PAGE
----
Monday, October 13, 2008


Cosplay... in the before time.
(warning: this column contains blurry, low-res images. Please do not adjust your eyes.)

Before "cosplay" was a household word, before and the culture of tribes dressed as anime characters wandering from one hotel ballroom to another, like slightly-more-liable-to-have- bathed-recently Deadheads, had permeated every aspect of anime fandom, in the dark mists of prehistory, even then cosplay still existed. Only recently has documentary evidence come to light, enabling us to finally visualize these anime costumer pioneers.

Cosplay, or masquerade, or costuming, or dressing up like your favorite SF/F characters, or whatever you want to call it, is a new thing only on geological time scales. Back in 1939 at the first Worldcon, fan pioneer extraordinaire Forrest J. Ackerman was sporting cosplay (or as he called it, "futuristicostume") designed and sewn by Myrtle R. "Morojo" Douglas.  But this is an anime blog and we're here to look at anime costuming, aren't we?

The March 1987 issue of ANIMAGE gave the Japanese audience a glimpse of what their American counterparts were doing with fabric and foam core. Yes, Virginia-san, there are American anime fans! And they cosplay, too, as was seen in a photo spread helpfully titled "That's American Costume Play!" The Jigen and the Raideen are unidentified, but the modified Gatchaman outfit was created and modeled by Pat Munson-Siter , whose work in the field of pre-1990 anime fandom has rarely been matched.

March 1987 Animage photos; my scans

This was not the first ANIMAGE to highlight the champions of foreign otaku (even though the word "otaku" was still in the infancy of its usage) and it would not be the last. Three years later Project A-kon came into being - perhaps the first American anime convention, depending on who you ask and what time of day you ask them - and ANIMAGE was there, in spirit if not in flesh, with yet another look at those crazy Americans and their fandom for cartoons in languages they can't understand.

As captured on film by Jack Thielpape, the Dirty Pair pose provocatively as the looming spectre of Captain Harlock ensures a complete absence of any funny business, pal. In the late 80s-early 1990s there were several sets of Dirty Pairs costuming throughout the fandom convention world - one or two in California, a few on the East Coast, and the pair pictured here, who hailed from Georgia and who were actually real-life sisters. Their dedication to the Lovely Angels led them to create several sets of costumes based on the differing suits seen in the TV series, the film, and the OVA releases - even the silver suits from the Takachiho novel (and the Crusher Joe film).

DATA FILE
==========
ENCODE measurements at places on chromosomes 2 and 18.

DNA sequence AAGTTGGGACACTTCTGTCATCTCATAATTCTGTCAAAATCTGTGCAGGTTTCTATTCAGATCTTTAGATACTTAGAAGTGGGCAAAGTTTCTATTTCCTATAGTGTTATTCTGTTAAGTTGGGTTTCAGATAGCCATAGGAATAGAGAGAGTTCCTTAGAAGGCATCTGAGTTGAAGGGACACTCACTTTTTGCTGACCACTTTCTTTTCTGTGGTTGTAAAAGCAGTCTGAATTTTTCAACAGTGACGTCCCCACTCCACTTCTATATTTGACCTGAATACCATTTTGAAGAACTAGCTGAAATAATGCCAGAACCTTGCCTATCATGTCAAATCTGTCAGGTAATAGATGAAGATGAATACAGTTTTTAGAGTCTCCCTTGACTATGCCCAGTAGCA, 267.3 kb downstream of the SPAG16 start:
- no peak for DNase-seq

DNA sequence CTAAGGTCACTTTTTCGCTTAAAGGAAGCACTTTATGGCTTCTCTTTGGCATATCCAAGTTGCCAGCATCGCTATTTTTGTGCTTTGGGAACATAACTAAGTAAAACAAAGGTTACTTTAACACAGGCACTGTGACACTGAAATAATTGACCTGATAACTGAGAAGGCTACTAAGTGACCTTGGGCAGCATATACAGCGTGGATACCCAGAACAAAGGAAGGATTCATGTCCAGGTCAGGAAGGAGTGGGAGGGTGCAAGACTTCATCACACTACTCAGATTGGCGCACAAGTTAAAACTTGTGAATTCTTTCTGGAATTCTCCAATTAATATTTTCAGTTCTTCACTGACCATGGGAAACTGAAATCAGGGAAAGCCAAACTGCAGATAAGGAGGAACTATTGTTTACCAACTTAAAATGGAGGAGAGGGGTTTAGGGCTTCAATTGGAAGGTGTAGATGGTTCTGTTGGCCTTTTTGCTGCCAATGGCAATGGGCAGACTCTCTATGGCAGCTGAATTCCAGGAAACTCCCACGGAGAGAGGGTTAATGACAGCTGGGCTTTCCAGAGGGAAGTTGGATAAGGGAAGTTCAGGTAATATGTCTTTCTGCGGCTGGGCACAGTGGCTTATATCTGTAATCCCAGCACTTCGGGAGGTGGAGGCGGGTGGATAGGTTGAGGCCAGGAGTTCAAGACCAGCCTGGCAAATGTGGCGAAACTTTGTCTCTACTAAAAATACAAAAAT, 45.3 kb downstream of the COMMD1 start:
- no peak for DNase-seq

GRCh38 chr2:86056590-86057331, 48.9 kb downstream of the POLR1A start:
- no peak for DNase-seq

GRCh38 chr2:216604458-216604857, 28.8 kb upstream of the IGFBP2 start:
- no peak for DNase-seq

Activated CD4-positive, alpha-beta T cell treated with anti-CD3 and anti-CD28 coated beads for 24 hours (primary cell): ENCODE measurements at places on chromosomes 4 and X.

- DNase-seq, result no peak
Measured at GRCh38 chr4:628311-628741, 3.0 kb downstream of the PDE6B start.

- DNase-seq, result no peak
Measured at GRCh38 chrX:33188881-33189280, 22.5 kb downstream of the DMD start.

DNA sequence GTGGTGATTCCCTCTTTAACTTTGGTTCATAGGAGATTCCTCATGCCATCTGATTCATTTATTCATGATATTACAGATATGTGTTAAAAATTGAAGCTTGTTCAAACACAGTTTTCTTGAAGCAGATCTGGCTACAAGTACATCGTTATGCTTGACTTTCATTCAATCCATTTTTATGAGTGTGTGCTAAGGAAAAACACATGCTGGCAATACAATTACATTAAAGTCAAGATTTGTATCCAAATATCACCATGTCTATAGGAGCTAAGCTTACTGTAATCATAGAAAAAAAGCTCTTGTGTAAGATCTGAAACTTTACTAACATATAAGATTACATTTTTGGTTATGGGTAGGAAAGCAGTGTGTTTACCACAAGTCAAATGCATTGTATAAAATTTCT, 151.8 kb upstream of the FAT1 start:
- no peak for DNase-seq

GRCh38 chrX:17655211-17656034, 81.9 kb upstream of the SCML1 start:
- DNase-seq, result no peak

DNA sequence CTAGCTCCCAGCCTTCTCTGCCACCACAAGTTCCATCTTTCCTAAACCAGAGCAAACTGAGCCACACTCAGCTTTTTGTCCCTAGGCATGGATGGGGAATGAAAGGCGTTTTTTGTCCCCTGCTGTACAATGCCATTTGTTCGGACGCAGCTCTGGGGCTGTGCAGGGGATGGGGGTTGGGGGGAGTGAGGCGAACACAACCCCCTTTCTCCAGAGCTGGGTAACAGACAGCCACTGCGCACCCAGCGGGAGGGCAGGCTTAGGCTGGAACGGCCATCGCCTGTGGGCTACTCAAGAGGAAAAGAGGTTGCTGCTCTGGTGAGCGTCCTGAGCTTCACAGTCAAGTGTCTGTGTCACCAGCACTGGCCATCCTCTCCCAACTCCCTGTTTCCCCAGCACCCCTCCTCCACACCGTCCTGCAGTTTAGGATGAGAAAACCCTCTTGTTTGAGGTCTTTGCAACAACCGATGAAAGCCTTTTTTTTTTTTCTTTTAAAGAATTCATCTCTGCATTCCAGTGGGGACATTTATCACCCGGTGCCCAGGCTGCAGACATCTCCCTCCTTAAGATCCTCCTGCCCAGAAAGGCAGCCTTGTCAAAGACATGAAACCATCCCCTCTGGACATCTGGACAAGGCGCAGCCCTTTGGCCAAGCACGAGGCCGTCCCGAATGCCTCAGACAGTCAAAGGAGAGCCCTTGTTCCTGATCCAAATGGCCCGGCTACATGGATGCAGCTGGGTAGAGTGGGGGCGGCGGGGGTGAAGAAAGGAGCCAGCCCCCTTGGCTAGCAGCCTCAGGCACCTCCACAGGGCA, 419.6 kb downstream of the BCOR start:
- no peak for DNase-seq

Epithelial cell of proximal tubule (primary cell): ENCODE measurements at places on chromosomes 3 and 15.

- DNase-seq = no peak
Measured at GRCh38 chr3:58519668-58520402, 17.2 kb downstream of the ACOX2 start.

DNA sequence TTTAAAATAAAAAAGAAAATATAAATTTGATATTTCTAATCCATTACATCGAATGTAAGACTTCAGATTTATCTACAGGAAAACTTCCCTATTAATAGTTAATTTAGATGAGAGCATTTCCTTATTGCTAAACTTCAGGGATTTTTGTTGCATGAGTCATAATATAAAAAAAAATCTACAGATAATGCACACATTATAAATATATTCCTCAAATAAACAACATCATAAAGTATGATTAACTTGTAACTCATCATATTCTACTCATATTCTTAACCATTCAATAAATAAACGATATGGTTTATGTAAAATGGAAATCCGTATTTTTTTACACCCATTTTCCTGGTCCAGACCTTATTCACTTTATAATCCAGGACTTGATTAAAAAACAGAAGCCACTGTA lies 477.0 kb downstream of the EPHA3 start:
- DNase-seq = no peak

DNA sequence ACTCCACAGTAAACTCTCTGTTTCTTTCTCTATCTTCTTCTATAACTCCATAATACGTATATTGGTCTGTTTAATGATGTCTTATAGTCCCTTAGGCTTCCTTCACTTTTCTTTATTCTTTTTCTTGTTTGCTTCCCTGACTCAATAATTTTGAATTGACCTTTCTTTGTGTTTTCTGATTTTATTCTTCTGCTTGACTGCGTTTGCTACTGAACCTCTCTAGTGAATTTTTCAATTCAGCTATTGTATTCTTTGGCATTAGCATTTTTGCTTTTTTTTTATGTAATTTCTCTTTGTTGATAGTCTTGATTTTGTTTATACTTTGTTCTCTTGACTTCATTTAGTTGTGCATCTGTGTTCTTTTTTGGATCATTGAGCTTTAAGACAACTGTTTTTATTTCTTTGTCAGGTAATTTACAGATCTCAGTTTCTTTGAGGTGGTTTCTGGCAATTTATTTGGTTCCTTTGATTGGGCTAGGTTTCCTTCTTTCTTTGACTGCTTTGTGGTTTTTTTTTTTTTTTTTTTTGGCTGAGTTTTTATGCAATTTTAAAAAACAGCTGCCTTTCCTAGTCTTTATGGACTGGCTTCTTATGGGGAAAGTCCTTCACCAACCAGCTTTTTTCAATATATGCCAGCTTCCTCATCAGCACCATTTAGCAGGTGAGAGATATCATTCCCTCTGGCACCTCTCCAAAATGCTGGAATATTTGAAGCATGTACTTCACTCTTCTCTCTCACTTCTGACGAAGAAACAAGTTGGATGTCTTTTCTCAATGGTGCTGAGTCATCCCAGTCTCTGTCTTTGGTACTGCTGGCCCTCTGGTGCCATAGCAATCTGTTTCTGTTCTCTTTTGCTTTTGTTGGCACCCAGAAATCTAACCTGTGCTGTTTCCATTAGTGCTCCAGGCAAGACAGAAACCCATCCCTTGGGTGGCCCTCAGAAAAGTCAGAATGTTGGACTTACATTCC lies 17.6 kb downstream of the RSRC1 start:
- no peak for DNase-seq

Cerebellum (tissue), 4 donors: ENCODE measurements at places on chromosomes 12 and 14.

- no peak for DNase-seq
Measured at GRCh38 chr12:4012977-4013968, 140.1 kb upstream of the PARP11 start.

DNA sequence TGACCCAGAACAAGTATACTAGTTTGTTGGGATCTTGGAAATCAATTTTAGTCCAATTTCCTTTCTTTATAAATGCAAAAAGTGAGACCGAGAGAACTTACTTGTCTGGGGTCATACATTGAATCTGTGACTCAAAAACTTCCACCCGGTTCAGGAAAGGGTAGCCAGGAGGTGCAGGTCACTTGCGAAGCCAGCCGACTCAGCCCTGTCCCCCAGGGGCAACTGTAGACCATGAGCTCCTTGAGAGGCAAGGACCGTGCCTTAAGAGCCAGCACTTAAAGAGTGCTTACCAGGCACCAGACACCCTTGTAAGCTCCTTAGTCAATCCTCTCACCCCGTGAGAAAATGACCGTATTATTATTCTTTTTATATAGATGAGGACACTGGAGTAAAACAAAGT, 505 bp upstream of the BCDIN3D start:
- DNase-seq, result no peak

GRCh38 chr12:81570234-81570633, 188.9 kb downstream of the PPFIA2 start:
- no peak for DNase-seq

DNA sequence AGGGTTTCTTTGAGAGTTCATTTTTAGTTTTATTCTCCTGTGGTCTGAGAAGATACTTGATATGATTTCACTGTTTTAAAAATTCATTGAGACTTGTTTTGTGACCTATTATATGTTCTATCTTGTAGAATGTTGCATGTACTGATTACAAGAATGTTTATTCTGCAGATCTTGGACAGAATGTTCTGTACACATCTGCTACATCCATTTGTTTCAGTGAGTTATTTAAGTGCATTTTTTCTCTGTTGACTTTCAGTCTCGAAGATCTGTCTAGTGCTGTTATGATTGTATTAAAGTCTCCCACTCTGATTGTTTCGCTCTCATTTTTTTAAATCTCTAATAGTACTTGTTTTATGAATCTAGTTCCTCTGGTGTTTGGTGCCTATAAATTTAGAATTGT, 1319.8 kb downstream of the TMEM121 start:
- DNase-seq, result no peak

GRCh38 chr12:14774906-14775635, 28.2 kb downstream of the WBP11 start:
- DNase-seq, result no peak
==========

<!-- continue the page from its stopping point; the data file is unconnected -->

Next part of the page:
Security camera footage of the Lovely Angels escorting a suspect to their space ship.

As A-Kon flourished, the culture of costuming permeated fandom, and even in late-night after-parties the cosplay spirit can be seen.

The latest in Arcadia-crewmember off-duty loungewear is sported by "S.H." as he digs through a pile of cassette tapes. Yes, cassette tapes, the year is 1992 and Project A-Kon is reeling through the teething pains of its third, crucial year. Meanwhile a Vampire Princess Miyu wonders who these people are and why they're in her hotel room, preventing her from sleeping. As these images were culled from private videotape, identities of our models have been concealed to protect the innocent.

Three years later in Atlanta the first Anime Weekend Atlanta would sport anime costumers from a wide variety of genres and shows. Though we were a few years away from full-blown Sailor Moon Fandom Explosion, the show's effects were being felt even then, as sets of Sailor Scouts competed for the attention of the male anime fan demographic, which had yet to be joined by legions of squealing yaoi anime fangirls. Here we see the first ever Sailor Moon costumer to take the stage at the AWA costume contest, as well as a friendly Sailor Mercury; the two would later entertain the crowd with an improvised Radio City Music Hall style kickline.

A wide variety of cosplay would be seen at the first AWA. Cyborg 003 and 001, from the 60s and 70s series Cyborg 009, would make an appearance, highlighting the lingering influence old-school anime had (and has) over certain of the surviving otaku of the area. 003 is portrayed by L.H. while 001 is portrayed by a stuffed doll. Neither possess cybernetic powers.